The best advice is to have at least 2 pairs of running shoes in your rotation. One for speed work and races, the other one for daily running, recovery runs, LSD runs.
More advanced runners tend to have even more pairs. To learn more about the number of shoes in shoe rotation and what’s recommended, read our guide on shoe rotation.
What makes running shoes heavy?
As you might’ve guessed, the biggest chunk of weight is taken by the midsole. Here are 2 examples from our lab, one trail and one road shoe. Usually, heavier shoes have bigger midsoles (higher stacks) and, therefore, allow for more cushioning, comfort and less ground feel.
Lightweight does not always mean low-stacked
- less cushioning (and therefore comfort)
- lower (stack) height
- more ground feel.
Looking at our database,
- shoes with a stack height <30mm weigh on average 9.6oz, while
- shoes with a heel stack height of 30mm and up weigh 10.8oz on average.
This is intuitive, but not always the case because there are maximalist shoes that are simply lightweight (a special hooray for the new technologies).
This is a comparison of all the running shoes in the RunRepeat database:
As shown, there certainly are high-stacked running shoes that weigh less even than an average shoe (9.9oz).
The trade-off between speed and shoe weight
There is a time and place for lightweight running shoes as well as for heavier running shoes. This chapter explains why the lightest isn’t always the best (even though it might sound so).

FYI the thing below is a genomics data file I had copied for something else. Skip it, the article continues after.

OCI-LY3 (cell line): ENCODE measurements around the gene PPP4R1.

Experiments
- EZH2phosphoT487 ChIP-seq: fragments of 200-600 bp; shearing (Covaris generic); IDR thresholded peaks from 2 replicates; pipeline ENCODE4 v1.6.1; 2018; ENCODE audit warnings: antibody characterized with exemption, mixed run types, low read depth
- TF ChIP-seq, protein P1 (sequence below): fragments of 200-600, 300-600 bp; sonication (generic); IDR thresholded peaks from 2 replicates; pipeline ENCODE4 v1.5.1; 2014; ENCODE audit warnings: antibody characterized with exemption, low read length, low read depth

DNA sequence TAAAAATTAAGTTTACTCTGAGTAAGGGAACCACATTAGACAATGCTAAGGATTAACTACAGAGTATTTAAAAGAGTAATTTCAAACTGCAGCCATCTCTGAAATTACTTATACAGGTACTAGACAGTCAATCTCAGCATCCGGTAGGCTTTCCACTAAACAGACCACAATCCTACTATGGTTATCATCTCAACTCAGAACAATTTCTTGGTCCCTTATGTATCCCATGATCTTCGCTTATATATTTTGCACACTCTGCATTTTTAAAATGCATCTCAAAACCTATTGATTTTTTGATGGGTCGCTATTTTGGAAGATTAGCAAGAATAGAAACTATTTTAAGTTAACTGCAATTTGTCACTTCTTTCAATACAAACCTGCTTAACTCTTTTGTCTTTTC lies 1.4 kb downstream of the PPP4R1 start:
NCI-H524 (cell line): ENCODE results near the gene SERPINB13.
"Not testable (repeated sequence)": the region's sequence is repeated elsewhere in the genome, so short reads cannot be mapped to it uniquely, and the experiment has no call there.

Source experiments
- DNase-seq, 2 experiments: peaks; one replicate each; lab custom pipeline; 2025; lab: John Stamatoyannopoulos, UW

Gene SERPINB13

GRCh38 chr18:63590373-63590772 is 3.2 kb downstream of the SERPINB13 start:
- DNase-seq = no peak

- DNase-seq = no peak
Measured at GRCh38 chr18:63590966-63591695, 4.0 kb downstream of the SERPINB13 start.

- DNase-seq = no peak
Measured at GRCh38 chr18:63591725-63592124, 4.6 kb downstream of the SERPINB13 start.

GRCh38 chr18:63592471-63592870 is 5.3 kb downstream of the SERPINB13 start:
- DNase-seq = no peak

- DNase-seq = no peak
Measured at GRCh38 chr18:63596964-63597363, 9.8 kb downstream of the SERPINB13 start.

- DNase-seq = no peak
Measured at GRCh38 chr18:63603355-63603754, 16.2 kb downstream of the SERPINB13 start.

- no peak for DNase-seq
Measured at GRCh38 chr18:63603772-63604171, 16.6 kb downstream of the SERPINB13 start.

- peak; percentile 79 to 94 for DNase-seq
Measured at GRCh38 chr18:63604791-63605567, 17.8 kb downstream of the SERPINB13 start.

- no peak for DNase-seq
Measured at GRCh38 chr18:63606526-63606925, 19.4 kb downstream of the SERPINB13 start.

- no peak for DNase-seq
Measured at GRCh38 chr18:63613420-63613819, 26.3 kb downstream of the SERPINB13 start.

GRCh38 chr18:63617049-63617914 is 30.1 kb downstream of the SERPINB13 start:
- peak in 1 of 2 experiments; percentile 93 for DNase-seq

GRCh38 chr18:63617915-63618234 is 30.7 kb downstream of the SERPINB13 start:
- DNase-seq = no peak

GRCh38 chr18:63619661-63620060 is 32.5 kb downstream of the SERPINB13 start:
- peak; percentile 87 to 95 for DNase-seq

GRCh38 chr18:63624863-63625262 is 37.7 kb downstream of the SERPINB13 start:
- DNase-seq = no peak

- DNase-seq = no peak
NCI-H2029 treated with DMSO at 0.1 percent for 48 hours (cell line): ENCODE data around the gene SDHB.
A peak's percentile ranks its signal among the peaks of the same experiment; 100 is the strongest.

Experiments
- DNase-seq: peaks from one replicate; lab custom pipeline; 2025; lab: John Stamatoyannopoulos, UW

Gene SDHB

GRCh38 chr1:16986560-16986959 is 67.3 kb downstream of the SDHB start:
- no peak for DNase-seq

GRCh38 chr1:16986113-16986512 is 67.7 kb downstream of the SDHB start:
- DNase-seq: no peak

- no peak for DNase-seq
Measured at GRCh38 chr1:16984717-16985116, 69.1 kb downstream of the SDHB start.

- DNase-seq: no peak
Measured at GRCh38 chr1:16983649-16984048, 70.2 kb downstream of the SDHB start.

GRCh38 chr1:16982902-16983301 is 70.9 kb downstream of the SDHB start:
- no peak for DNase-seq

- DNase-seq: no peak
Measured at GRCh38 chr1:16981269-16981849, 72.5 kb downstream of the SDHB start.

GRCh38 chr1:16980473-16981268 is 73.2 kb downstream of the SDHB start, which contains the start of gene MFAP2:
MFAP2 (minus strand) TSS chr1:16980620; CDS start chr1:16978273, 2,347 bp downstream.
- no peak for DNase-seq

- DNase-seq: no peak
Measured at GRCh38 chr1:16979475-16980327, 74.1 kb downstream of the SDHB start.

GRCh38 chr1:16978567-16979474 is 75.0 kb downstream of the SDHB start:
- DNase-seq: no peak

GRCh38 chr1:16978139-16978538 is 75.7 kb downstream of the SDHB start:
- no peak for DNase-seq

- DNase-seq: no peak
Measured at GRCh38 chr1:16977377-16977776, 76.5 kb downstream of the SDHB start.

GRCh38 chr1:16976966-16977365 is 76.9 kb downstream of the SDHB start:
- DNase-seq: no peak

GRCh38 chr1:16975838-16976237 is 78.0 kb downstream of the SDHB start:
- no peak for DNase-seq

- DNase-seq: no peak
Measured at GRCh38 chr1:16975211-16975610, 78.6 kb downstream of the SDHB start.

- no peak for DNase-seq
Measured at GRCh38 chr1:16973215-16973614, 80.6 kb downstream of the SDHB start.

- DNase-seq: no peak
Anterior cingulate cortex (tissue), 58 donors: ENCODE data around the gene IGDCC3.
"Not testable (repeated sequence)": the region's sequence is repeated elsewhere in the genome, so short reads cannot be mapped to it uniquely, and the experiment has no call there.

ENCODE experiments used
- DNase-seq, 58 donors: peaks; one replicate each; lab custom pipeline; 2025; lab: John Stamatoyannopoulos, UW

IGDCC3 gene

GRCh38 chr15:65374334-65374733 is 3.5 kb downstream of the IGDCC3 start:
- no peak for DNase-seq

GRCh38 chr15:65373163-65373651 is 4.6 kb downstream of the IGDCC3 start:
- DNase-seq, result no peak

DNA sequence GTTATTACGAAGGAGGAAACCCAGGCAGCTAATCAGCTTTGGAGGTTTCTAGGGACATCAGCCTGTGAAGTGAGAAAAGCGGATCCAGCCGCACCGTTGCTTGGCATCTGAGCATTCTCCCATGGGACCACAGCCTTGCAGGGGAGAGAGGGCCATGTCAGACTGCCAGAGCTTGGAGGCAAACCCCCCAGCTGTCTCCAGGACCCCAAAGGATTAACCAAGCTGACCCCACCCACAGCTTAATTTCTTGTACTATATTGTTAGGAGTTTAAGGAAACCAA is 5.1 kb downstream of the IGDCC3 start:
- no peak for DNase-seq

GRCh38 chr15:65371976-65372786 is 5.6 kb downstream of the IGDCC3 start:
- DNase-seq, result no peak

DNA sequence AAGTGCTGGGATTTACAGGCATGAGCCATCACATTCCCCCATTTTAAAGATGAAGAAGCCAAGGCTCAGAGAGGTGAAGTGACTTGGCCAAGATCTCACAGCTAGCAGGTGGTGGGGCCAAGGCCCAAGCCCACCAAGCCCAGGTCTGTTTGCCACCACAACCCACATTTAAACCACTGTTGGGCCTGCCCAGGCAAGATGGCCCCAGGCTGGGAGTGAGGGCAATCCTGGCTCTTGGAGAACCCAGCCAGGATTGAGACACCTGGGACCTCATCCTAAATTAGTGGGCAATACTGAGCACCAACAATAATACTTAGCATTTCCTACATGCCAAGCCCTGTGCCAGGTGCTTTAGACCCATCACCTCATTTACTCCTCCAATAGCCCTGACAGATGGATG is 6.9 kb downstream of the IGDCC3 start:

By going lighter you might remove enough cushioning that you start using more energy to absorb the shock that would have otherwise been absorbed by the bigger midsole. Not only will your legs have to work more, but you might experience those shoes as less comfortable.
In time and over the course of the running distance, the difference in shoe weight simply adds up. This might mean you want the shoe lighter if the distance is bigger, but in reality, it’s usually the opposite.
Ideally, for the race day, you’ll look for a lightweight, snug running shoe.
For your daily trainer, you’ll look for something cushioned, obviously heavier but comfortable.
Adding distance to this equation completely changes everything.
The shorter the distance, the less protection you need, so why would your daily trainers be heavier if you’re running only a few miles per day? Ah, because you want your legs to rest or train, not race.
This is where the speed-weight trade-off enters the scene:
- More comfort and less ground feel mean a higher stack height (more weight, less speed)
- Snug fit, more ground feel and stiffness mean a lower stack height (less weight, more speed)
- More cushioning usually means more weight and less speed. However, the new-tech shoes would not fall into these guidelines easily.
Disclaimer: These are general guidelines. There will always be more fit runners (pro athletes) and sole beginners whose experience and preferences simply would not fit in here.
Example: Minimalist and barefoot runners. Only a really small % of runners can run a 100k in barefoot running shoes. Pro athletes: they are so experienced they can pull a 100 miler in one pair of shoes, rather aggressive and race-ready (less cushioning, lighter, etc.).
Are lighter running shoes loved more?
Do users prefer lighter shoes than experts? Or do experts really like racing flats?
As it turns out, experts like their running shoes as light as possible. Regular users don't mind having some extra weight there:
Should you worry about your shoe weight?
Definitely not. It’s on the geekier side of running and usually competitive runners, elite runners and runners with chronic injuries pay attention to it.
Is the 1-2oz difference in shoe weight worth paying for?
Yes, if you’re shooting for your new PB. As described above, 3.5oz lighter shoes meant 0.78% faster times on 3000m.
Do heavy running shoes slow you down?
Yes. Read all the details in the How much does shoe weight affect running performance chapter.